In Britain, many people learning instruments (especially classical ones) do grades in them. The most common organisation to do with grades with is ABRSM, but there are others, e.g. Trinity Guildhall, RockSchool and the Registry of Guitar Tutors. How do grades with each compare in difficulty and what you are asked to do?

  • Interesting! In theory, each grade will be similar (in playing achievement) for all instruments and comparable boards. E.g. grade V flute ABRSM compared with grade V RGT acoustic compared with grade V electric Rockschool compared with grade V piano Trinity. Unless someone has experience with several exam boards, and different instruments, it's going to be a tricky one to answer. I only experience RGT electric, acoustic and bass, and ABRSM piano, and know there can be big differences in expectation and content, and also amount of effort (therefore time) needed for those. Notwithstanding ability
    – Tim
    Dec 16, 2014 at 18:28
  • The biggest difference I believe is that ABRSM require you to hold Grade 5 Music Theory, before progressing on to Grades 6-8 on any instrument. Accordingly, they have the reputation of being the most rigorous exams - but how much that depends on the actual content, rather than that single requirement, I don't know.
    – Chris
    Dec 16, 2014 at 18:57
  • @Chris - That's true - RGT and Rockschool have no similar requirement, although RGT has modern theory exams available through LCM.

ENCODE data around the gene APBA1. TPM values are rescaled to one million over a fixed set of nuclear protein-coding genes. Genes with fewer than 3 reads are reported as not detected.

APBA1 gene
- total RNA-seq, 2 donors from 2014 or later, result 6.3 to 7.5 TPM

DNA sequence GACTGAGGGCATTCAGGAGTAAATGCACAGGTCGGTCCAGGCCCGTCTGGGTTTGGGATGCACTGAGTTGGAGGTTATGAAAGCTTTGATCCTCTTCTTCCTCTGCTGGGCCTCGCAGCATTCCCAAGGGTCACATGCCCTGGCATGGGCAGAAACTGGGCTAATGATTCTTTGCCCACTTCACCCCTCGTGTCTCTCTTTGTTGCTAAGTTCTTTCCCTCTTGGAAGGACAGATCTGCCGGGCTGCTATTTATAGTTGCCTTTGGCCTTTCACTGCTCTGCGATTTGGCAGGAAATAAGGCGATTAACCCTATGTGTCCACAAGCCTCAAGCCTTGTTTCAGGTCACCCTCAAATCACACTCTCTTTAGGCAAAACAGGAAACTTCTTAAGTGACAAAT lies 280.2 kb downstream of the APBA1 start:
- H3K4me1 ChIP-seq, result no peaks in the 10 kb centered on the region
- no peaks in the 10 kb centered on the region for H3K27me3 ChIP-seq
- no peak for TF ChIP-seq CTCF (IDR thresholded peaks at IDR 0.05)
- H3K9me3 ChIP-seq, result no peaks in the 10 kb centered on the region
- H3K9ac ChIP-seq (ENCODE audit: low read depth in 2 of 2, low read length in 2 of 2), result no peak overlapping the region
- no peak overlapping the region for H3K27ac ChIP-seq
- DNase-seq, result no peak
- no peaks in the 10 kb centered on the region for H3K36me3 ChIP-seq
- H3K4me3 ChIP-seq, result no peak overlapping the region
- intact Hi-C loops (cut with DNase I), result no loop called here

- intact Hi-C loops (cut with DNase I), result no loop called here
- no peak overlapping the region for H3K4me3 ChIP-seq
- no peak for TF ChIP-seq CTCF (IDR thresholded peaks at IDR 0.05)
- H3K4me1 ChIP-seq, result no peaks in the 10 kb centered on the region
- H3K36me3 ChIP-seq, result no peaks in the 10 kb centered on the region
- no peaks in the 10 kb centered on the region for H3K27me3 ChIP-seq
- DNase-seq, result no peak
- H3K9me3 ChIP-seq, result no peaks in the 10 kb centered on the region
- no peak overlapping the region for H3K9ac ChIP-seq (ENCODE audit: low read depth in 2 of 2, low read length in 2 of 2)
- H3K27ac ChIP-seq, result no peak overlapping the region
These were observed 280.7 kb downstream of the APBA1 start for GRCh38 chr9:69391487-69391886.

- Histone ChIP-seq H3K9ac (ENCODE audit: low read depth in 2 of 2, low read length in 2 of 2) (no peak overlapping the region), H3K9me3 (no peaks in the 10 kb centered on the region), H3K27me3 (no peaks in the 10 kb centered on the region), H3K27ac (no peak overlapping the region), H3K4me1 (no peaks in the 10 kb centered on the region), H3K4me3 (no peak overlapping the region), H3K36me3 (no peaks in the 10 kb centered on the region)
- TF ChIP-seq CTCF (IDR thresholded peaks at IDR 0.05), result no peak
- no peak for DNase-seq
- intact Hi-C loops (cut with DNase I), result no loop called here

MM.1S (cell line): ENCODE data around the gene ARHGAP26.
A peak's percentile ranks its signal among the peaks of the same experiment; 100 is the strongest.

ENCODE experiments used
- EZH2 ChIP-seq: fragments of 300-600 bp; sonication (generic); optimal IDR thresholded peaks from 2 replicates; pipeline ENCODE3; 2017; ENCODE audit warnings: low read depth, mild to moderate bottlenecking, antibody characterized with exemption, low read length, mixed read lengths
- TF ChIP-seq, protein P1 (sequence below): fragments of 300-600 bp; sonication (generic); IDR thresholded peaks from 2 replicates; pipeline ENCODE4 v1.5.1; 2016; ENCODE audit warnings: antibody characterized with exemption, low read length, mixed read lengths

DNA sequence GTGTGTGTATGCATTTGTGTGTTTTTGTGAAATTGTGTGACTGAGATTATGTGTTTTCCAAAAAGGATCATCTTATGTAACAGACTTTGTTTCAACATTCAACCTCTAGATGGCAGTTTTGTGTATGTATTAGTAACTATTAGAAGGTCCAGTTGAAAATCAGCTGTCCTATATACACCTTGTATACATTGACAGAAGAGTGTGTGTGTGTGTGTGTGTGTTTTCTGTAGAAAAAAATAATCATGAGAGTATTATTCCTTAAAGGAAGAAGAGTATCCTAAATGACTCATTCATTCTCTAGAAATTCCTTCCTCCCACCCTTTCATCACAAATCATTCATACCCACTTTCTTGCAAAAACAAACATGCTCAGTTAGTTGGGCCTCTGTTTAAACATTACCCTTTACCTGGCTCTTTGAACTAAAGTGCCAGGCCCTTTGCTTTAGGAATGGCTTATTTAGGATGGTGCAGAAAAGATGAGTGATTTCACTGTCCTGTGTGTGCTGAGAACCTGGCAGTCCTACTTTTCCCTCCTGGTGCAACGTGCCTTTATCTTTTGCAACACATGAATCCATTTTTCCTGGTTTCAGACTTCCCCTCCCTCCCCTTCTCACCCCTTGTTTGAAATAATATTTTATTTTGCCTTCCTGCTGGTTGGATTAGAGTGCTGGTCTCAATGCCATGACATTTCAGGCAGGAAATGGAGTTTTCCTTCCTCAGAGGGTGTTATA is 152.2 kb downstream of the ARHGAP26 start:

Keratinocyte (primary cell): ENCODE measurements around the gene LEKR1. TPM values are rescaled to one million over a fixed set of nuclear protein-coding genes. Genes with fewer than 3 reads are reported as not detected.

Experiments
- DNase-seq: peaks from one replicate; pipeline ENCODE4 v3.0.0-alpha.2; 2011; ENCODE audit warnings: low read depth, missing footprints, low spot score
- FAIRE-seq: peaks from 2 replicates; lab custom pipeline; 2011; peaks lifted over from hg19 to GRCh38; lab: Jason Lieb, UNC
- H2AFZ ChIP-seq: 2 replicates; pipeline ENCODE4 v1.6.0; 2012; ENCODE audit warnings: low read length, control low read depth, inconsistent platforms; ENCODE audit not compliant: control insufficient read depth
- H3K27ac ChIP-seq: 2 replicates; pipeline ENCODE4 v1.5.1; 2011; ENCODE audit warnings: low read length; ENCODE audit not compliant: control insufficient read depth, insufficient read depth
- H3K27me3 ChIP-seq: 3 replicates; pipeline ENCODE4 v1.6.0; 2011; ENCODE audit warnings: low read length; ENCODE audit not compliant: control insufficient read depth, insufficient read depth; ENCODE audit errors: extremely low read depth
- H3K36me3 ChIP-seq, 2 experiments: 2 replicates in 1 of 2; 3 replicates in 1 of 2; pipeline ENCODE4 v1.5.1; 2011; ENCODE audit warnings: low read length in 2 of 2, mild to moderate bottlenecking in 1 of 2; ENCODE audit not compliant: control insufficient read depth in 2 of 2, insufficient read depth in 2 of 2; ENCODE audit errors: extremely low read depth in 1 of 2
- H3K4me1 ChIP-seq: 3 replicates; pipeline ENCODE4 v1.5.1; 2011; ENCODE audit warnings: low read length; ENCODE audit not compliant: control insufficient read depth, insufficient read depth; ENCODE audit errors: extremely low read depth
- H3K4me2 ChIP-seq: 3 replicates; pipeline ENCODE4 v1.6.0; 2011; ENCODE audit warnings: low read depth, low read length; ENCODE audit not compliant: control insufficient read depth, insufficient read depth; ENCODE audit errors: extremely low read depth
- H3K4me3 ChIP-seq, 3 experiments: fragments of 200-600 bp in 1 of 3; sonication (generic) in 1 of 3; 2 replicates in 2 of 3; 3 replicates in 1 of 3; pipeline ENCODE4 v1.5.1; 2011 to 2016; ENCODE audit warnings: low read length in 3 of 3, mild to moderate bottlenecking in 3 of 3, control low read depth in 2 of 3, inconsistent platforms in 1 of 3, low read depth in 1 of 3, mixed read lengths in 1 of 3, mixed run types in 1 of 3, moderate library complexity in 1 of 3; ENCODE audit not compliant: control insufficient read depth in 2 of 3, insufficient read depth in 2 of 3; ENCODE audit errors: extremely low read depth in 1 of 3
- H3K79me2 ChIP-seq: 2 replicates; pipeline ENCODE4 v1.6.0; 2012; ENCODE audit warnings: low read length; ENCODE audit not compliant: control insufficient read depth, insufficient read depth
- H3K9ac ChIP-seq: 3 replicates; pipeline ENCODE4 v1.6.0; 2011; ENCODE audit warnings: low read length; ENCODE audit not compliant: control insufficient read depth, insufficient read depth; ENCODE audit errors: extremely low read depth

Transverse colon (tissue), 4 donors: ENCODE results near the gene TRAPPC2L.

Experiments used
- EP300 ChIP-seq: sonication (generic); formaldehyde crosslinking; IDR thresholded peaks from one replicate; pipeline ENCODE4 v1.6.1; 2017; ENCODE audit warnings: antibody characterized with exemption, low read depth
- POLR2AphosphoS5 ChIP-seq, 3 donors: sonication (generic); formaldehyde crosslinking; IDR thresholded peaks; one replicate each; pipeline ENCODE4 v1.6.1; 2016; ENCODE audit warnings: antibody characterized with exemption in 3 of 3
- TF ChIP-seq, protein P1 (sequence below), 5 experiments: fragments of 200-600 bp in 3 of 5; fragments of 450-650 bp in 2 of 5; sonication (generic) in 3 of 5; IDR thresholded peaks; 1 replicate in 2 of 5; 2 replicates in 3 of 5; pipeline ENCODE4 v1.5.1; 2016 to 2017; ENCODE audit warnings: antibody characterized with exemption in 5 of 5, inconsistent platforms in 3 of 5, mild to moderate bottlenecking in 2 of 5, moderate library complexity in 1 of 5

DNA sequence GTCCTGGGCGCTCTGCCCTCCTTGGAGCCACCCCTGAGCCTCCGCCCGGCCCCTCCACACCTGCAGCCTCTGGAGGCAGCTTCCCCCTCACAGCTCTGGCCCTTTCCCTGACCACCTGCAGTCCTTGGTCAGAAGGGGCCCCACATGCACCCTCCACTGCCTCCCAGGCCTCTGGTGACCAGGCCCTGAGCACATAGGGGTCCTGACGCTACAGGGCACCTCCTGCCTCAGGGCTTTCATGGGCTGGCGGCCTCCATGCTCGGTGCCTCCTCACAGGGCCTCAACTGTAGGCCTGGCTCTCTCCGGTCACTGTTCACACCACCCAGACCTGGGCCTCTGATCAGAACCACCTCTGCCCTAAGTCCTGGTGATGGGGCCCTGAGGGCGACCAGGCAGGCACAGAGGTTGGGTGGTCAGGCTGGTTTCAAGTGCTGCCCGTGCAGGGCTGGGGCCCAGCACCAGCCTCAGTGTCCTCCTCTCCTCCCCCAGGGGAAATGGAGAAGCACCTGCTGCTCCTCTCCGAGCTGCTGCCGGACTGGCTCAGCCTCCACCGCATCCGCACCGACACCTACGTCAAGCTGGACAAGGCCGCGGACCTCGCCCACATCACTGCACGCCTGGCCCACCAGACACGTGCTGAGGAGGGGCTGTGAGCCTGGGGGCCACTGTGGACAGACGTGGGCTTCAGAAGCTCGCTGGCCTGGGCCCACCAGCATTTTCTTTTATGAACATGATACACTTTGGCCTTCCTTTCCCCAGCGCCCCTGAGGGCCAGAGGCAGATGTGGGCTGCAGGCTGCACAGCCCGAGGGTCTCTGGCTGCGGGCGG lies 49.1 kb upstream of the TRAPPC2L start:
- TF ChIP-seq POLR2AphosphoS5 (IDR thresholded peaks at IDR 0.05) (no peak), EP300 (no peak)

– Tim
    Dec 16, 2014 at 19:10
  • Trinity seems to offer more flexibility than ABRSM in terms of letting you choose to do scales or aural or other alternatives, although when I did grade 7 jazz clarinet with them they seemed much less professional than ABRSM (they had a poor quality stand that collapsed during one of my pieces!)
    – rlms
    Dec 16, 2014 at 21:17
  • 1
    @sweenyrod - that was part of the test. Can he carry on while world war III is starting!!
    – Tim
    Dec 17, 2014 at 18:02

3 Answers 3


I don't have experience with RGT. But I have taken both ABRSM and Trinity exams. Although ABRSM do require a Grade 5 pass before continuing any practical Grade 6-8, Trinity do have extra exercises required for the grade that ABRSM don't have. Therefore I would say they are around about the same in terms of difficulty up through the grades.

ABRSM exams require -

  • 3 pieces played in full (with accompaniment if a solo instrument)
  • A selection of scales to be played from memory, legato and staccato in higher grades.
  • A short extract of music to be played at sight on exam day usually 2 grades lower than the grade you will be studying
  • An aural test, testing rhythm, note recollection etc

Trinity exams require -

  • 3 pieces played in full (with accompaniment if a solo instrument)
  • 3 exercises to be studied
  • A selection of scales played from memory (legato/staccato/loud/soft)
  • Sight reading A short extract of music to be played at sight on exam day usually 2 grades (optional choice in lower grades)
  • An aural test, testing rhythm, note recollection etc
  • Musical Knowledge (only available in lower grades
  • Improvisation : improvise to chords or melodic stimulus

I have also had experience with Rockschool (RSL) and generally the syllabus is the same although sight reading is slightly more difficult as it is to a specific tempo.

All syllabi/syllabuses are available online to view in PDF format:

(it is down to the exam centre to provide suitable exam equipment and location not the exam board, an exam centre could be your local church or school for instance)